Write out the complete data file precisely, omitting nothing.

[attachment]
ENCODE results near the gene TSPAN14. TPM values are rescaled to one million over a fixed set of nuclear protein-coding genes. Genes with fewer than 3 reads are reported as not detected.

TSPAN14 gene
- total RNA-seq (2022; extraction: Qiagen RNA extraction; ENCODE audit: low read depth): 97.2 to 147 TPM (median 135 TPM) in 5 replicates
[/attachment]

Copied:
ENCODE results near the gene TSPAN14. TPM values are rescaled to one million over a fixed set of nuclear protein-coding genes. Genes with fewer than 3 reads are reported as not detected.

TSPAN14 gene
- total RNA-seq (2022; extraction: Qiagen RNA extraction; ENCODE audit: low read depth): 97.2 to 147 TPM (median 135 TPM) in 5 replicates